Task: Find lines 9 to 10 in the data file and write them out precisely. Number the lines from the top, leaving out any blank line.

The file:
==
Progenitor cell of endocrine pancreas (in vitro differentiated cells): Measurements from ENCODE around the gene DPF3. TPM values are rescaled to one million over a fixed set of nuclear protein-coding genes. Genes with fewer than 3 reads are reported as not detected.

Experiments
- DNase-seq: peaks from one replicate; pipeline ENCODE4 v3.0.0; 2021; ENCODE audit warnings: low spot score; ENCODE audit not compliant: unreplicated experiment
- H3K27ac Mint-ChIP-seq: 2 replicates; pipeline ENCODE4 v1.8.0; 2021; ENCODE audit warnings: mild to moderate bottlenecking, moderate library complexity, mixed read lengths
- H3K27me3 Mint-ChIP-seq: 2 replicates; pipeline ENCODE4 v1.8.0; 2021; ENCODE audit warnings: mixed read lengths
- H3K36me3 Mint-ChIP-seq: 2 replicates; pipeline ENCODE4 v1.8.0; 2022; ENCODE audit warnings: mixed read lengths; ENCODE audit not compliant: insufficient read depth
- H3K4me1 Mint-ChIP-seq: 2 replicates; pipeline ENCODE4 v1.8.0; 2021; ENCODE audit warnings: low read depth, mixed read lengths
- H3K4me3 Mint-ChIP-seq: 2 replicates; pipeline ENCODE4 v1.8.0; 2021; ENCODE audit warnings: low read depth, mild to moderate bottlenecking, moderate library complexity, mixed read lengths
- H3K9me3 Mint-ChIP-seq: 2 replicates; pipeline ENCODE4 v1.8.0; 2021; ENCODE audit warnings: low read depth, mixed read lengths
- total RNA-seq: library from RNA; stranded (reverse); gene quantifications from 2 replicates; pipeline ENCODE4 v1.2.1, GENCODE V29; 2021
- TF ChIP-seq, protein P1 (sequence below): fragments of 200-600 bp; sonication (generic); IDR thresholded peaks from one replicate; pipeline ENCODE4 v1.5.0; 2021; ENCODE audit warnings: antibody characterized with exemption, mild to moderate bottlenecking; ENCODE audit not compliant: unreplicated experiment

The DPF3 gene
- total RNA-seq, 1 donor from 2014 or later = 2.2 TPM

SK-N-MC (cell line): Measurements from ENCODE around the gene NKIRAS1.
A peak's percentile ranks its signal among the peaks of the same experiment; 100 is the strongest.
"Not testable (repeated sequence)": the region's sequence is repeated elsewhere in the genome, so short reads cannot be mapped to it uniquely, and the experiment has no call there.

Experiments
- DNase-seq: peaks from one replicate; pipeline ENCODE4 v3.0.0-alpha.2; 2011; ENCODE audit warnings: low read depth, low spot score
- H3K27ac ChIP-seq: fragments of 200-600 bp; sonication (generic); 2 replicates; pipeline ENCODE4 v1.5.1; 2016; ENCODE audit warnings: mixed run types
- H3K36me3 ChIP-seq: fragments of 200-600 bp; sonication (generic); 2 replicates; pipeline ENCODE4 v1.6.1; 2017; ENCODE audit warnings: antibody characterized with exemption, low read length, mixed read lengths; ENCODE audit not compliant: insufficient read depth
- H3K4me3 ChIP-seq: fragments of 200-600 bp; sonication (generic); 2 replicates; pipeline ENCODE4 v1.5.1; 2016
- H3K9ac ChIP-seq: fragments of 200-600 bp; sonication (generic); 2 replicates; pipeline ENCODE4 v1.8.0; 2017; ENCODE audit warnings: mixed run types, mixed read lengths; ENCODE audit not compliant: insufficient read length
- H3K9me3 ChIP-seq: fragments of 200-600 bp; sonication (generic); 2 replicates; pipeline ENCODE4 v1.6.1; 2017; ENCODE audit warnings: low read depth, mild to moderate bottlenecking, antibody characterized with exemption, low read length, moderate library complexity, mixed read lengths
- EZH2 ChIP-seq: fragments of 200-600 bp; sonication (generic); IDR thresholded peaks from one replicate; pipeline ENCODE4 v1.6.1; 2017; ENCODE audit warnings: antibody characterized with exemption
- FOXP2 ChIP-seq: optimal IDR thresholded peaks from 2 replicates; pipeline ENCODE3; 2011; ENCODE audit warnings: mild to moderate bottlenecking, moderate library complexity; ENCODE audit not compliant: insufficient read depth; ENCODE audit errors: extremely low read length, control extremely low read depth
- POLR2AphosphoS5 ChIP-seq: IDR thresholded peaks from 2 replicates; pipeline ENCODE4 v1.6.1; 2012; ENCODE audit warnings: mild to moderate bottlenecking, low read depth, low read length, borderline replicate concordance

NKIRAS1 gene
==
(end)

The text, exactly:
- H3K9me3 Mint-ChIP-seq: 2 replicates; pipeline ENCODE4 v1.8.0; 2021; ENCODE audit warnings: low read depth, mixed read lengths
- total RNA-seq: library from RNA; stranded (reverse); gene quantifications from 2 replicates; pipeline ENCODE4 v1.2.1, GENCODE V29; 2021